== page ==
Our Daggers Diary team headed down to Victoria Road for the final game of the season, knowing that next season they will be welcoming the likes of Fleetwood, Chesterfield and Rochdale next season, safe for another campaign that at times was very dubious.
The final day of the season has finally arrived. There have been times when it has felt like this day would never come along, and when it arrived, that it would be more like a wake. However, just when we appeared doomed, a run of almost championship winning form rescued us, and after the draw with Crawley two weeks ago, our future in the Football League was assured.
While unable to halt the Shrewsbury promotion party last week, the mood around the club has been much better, and we can approach this one more relaxed than we have been able to in the last few years. A win (coupled with results elsewhere) could see us finish in the giddy heights of 18th.
Today’s visitors are Bristol Rovers. Relegated with us last season, they come into this final game safely placed in 12th. The team above them, Aldershot, are eight points ahead, so they won’t be finishing any higher. However, like us, they will want to go out on a winning note.
Saturday 5th May 2012, Dagenham & Redbridge v Bristol Rovers, Victoria Road
The start is a typical end of season game, where neither have anything to play for. There is a sizeable contingent that has travelled from Bristol and a lot of them are in fancy dress, as seems to have become a tradition for the final day of the season. Amongst those in the away section, there is one Mr Blobby, one Rocky Balboa and several other assorted costumes.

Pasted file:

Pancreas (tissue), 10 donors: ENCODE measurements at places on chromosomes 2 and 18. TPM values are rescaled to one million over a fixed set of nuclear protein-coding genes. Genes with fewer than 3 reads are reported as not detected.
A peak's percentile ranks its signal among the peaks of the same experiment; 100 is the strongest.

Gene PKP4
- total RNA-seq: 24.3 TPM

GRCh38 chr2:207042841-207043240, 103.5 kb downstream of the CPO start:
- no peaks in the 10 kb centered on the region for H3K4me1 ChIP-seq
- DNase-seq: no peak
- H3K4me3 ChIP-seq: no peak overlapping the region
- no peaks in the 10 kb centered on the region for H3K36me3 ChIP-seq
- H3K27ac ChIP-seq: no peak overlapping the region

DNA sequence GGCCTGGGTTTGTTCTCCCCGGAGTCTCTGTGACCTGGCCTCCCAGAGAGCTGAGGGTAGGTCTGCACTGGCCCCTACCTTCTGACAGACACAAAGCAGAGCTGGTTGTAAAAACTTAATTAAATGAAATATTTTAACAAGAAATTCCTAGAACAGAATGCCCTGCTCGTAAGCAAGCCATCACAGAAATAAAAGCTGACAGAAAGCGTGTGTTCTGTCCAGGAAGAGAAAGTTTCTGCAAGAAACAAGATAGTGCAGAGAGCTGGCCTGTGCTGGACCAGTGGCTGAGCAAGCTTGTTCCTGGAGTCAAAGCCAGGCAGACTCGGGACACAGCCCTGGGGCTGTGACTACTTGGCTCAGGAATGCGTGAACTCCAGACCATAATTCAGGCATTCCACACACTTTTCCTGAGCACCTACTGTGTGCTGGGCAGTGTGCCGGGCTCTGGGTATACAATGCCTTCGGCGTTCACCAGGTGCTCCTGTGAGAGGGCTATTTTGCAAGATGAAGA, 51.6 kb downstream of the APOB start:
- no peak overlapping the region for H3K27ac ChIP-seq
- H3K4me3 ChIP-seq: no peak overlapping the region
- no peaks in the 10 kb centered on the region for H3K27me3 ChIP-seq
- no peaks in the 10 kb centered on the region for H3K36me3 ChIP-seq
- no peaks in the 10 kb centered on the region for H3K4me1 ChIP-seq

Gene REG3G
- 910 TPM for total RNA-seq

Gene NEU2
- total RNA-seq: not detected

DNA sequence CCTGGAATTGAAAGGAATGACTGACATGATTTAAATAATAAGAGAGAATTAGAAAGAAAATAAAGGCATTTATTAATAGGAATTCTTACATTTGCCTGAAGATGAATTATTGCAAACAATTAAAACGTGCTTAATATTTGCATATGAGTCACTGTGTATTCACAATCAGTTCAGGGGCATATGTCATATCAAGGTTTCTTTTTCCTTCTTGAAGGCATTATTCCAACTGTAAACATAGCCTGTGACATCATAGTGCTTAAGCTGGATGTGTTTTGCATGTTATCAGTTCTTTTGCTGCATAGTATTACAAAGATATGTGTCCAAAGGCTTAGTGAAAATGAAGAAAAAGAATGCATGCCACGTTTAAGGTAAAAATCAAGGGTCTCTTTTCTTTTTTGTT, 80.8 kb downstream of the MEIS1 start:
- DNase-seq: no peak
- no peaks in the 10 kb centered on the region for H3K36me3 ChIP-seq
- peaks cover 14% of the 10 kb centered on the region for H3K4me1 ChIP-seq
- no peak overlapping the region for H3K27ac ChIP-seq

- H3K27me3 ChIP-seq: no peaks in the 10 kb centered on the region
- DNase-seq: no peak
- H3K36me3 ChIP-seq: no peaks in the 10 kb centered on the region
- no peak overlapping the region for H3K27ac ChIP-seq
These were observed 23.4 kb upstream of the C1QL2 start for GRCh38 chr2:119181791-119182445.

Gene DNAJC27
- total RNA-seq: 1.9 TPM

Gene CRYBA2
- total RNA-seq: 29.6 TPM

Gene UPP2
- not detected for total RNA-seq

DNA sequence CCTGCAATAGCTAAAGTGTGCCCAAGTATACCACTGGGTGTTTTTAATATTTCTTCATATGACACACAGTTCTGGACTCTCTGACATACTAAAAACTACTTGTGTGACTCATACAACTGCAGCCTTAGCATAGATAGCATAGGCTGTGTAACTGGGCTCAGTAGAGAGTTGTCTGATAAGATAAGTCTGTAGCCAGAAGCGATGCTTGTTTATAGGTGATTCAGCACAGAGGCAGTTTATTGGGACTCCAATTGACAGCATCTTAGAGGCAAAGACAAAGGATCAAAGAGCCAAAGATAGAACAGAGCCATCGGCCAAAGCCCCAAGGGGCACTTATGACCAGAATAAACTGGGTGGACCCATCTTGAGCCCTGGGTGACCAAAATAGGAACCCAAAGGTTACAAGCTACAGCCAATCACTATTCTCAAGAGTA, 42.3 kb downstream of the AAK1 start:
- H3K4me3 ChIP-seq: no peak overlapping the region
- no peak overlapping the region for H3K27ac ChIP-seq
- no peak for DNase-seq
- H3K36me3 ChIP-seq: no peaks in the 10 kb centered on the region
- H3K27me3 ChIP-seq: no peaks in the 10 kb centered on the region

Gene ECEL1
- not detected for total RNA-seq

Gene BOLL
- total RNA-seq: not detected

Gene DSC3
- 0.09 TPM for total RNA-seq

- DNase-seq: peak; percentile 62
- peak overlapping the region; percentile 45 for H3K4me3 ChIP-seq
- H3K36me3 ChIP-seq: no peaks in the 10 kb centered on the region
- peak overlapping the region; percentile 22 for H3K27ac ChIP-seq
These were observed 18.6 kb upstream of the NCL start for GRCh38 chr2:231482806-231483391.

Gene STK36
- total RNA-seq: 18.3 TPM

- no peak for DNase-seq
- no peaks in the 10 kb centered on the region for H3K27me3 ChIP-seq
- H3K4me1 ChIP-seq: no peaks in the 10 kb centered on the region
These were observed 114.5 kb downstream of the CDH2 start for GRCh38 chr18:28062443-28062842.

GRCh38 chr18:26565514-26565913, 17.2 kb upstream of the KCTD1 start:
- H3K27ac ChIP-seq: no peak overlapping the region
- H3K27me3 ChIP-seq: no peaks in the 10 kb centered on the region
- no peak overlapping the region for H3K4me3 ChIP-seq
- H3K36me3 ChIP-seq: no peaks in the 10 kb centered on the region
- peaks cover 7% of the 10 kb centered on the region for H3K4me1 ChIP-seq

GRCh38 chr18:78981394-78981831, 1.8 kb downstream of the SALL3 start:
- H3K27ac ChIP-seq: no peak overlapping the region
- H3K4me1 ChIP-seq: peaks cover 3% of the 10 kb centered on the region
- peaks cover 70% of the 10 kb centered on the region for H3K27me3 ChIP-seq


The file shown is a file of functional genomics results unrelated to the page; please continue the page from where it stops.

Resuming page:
The first (and only) goal of the half arrives just after the mid-way point, and Brian Woodall is the scorer. Up until that point, the closest we get to a goal is after just two minutes, when Matt Harold’s shot clips the top of the cross bar. Once the goal is scored though, it just seems to completely deflate the visitors, and although the half will end with a 1-0 scoreline, there is the threat of more to come.
Brian Woodall has improved immeasurably over the season. Signed from Gresley during last summer, I think most expected him to be a bench-warmer at best, and possibly even to spend some time away from the club on loan. However, injuries have seen him play over forty games this season, and emerge eventually as the teams top scorer. His (as it turns out, first) goal is a bit reminiscent of former Dagger Paul Benson; Josh Parker is fed the ball on the right side of the area, and his cross is met perfectly with a right footed volley that gives the Rovers keeper no chance. It’s a lovely goal, and the sort that you might have scored in a game of headers and volleys over the park with your mates.